Category Archives: DVD of the Week

DVD of the Week – Island of Lost Souls (1932)


Charles Laughton stars as one of the maddest of mad doctors in this adaptation of H.G. Wells’ novel The Island of Dr. Moreau, with Richard Arlen as the castaway hero and Bela Lugosi as the man-beasts’ leader. The new Criterion Collection DVD/Blu-ray of Island of Lost Souls (1932) is the first time the film has been available on DVD. Surprising for one of the famous pre-Code horror films… until you learn the negative is lost, and this release is a restoration pieced together from several print sources and digitally cleaned up to remove dust and scratches. Continue reading

DVD of the Week – Review of The Thing (1982)


In 1951, Howard Hawks (Scarface, 1932; Rio Bravo, 1959) directed a horror classic called The Thing from Another World. It featured a slew of American Air Force officials and scientists at an arctic station who encounter a hostile alien creature. The film kept the monster’s appearance hidden until the end, ratcheting the suspense up to 11. The reason for the film’s enduring popularity is that, just like in Invasion of the Body Snatchers (1956), there’s a the huge metaphor embedded in the story’s center: communists hiding in plain sight inside the US. They looked just like everyone else and spoke just like everyone else and were virtually impossible to detect. A nationwide scare was in progress and the fluoride scare was soon to follow. America in the mid-20th century was a particularly interesting country. Continue reading

DVD of the Week – Terri (2011)


Terri (Jacob Wysocki) is an overweight high-schooler who wears pajamas to school because they’re comfortable. He lives in a small house with his uncle James (Creed Bratton), who suffers from dementia or possibly Alzheimer’s, and both of their lives are rather quiet and melancholy. Terri slowly descends into boredom, which can be seen in the slower pace in which he walks and the way in which everything seems like a chore to him. Continue reading

DVD of the Week – Four Baseball Movies for Baseball Fans


Some baseball movies transcend their genre to reach beyond their natural fanbase. Some baseball movies are just plain bad movies. This post is given to four that occupy the middle ground of good baseball movies made for baseball fans.

Rhubarb (1951)

Ray Milland plays the press agent for a major league baseball team whose new owner is the recently deceased prior owner’s pet cat in this charming family comedy. Continue reading

DVD of the Week – Spotlight On… Kino International


An occasional series profiling companies putting out high-quality DVD/Blu-ray releases of classic, independent, and foreign films.

Kino International’s tagline is “The Best in World Cinema.” The company’s more than 500 title strong catalog redeems that pledge with an eclectic mix of classic and contemporary films.’s “About” page proudly lists “films and filmmakers…introduced to North American film audiences since 1980” that includes many important directors such as Shoehei Imamura (Japan), Aki Kaurismaki (Finland), Wong Kar-wai (Hong Kong), Amos Gitai (Israel), Bertrand Tavernier (France), and Im Kwon-taek (Korea). Continue reading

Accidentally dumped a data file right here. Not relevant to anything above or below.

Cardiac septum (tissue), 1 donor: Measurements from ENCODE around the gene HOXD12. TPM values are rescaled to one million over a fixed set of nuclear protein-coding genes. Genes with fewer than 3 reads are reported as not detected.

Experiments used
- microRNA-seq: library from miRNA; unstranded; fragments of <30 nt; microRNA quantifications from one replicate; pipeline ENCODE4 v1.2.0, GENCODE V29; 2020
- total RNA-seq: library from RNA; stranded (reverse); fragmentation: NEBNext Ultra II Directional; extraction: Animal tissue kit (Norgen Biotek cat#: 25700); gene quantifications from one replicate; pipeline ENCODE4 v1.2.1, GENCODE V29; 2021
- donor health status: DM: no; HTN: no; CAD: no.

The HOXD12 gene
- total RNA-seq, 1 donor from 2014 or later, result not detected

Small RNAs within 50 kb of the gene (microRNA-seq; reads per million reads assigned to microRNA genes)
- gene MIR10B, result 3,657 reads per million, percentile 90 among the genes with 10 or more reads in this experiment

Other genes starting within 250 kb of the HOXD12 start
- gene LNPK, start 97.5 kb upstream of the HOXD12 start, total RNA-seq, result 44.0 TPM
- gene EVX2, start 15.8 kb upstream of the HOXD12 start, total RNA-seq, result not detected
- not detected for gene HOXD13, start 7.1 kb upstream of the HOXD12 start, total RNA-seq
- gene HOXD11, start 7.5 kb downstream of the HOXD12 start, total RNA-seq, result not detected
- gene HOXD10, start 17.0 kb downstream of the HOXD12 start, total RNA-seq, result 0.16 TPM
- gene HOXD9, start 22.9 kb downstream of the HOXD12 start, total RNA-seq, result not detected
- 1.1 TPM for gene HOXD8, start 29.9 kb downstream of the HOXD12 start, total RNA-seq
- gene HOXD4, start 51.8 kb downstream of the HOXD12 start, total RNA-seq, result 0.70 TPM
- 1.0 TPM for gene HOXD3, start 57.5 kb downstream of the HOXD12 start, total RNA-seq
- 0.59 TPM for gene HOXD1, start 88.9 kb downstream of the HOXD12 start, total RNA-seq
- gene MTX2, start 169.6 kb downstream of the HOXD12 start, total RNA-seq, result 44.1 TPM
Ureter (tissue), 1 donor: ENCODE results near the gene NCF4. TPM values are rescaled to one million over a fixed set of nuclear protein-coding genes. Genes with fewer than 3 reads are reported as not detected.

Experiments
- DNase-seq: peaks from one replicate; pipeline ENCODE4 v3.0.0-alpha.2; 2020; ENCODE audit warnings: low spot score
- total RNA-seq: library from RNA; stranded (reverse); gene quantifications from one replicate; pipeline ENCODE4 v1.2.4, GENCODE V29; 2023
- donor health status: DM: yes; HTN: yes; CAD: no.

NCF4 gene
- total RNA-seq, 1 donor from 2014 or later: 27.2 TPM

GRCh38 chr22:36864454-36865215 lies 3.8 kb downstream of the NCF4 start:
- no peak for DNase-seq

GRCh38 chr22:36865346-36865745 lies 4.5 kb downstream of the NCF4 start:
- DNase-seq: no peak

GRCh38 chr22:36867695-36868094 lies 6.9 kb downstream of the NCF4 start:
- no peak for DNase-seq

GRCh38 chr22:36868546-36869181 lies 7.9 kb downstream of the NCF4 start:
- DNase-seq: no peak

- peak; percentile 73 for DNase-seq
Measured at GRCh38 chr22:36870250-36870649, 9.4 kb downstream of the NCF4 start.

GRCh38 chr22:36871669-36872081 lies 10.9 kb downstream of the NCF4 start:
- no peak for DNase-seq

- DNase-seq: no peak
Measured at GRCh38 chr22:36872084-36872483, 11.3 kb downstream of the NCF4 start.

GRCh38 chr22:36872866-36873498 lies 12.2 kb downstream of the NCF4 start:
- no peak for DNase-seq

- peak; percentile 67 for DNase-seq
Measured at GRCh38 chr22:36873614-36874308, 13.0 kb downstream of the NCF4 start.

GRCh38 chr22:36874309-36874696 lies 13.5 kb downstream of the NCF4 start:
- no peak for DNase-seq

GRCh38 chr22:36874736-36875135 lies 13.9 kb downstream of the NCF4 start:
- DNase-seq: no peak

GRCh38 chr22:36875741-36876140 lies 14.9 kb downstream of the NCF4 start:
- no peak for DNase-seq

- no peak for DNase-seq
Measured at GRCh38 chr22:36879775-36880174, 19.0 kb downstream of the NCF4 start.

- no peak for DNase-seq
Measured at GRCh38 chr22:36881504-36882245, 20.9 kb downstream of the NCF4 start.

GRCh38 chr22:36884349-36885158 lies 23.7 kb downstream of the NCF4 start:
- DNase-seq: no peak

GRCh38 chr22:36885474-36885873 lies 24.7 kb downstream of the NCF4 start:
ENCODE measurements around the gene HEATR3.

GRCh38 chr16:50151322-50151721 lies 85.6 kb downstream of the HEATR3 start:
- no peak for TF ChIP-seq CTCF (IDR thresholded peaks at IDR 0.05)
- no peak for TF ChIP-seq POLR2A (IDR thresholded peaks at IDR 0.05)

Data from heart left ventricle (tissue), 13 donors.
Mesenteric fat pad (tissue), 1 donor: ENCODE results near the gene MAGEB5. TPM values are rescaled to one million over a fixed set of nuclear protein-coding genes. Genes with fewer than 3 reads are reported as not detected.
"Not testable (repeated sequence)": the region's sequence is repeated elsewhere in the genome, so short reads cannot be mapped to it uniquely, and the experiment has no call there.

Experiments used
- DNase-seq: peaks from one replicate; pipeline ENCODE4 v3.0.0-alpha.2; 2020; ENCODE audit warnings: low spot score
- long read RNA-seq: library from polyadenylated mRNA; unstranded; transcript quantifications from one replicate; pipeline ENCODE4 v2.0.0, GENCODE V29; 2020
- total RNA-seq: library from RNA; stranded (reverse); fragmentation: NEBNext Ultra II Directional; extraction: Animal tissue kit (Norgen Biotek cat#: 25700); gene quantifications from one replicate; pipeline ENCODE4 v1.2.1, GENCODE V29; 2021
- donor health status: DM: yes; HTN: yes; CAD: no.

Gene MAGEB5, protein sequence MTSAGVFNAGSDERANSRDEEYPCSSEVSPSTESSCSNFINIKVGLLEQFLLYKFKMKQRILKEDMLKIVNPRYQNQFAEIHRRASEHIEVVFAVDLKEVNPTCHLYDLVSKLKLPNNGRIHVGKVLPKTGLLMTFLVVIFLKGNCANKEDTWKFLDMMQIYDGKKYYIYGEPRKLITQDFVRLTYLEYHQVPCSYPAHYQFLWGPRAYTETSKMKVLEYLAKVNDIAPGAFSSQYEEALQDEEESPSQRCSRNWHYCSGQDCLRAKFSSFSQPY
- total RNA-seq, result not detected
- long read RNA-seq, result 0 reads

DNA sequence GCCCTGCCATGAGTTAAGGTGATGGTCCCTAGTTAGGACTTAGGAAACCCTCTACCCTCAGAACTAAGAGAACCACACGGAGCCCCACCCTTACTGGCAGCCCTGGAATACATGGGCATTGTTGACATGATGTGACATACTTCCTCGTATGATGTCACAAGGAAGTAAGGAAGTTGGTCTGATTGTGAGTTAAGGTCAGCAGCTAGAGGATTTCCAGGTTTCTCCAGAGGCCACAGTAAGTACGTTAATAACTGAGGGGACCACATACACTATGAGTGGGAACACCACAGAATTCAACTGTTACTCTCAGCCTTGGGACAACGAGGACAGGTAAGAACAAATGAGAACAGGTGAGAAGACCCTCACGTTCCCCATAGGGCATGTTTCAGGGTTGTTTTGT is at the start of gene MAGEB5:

DVD of the Week – Review of You Kill Me (2007)


Frank Falenczyk (Sir Ben Kingsley) is a hitman for the Polish mob, if ever there was such a thing. Problem is he has a terrible alcohol problem. One night while on duty but drunk, he falls asleep in his car while his boss’s competition boards a train that he “wasn’t supposed to.” Frank is picked up in the morning by his peers and his boss Roman (veteran character actor Philip Baker Hall) sends him to San Francisco to sober up. That’s where the film picks up its humor and never lets up. Continue reading

DVD of the Week – Review of The Magnificent Ambersons (1942)


The Magnificent Ambersons is Orson Welles’ second masterpiece, following his surprising commercial flop Citizen Kane (1941). This film is far less flamboyant, contains a more stark visual style, and borrows strongly from Eisensteinian dramatic compositions and editing techniques, which is a very good thing. Continue reading

DVD of the Week – Review of Everything Must Go (2011)


Based on Raymond Carver’s short story “Why Won’t You Dance”, Everything Must Go tells the story of Nick Halsey (Will Ferrell), an alcoholic who recently relapsed. As a result, he loses his long term job and also his marriage; his wife locks him out of his own house, his joint bank account is frozen, his car is seized, etc. This is only the first ten minutes of the film and it may seem grim, but this is an indie film that’s full of wonderful moments that left me smiling. Nevertheless, there are some dark moments too and they’re the best parts of the film. Continue reading

DVD of the Week – Review of Jane Eyre (2011)


Jane Eyre is the classic, Gothic tale of an orphan that was born in misfortune. Jane (Mia Wasikowska) grew up with a family that detested her and was eventually sent to a boarding school where she finally made a friend. But the school was hell, the children were beaten, and her best friend died of illness. This was before Jane was even a teenager. Continue reading

DVD of the Week – Back to School with the Classics


To mark back to school season, here are three films adapted from literary or cinematic classics. These movies are not just entertaining and educational, but instructive too: how-to guides to navigating the social pitfalls of high school.

10 Things I Hate About You (1999)

Continue reading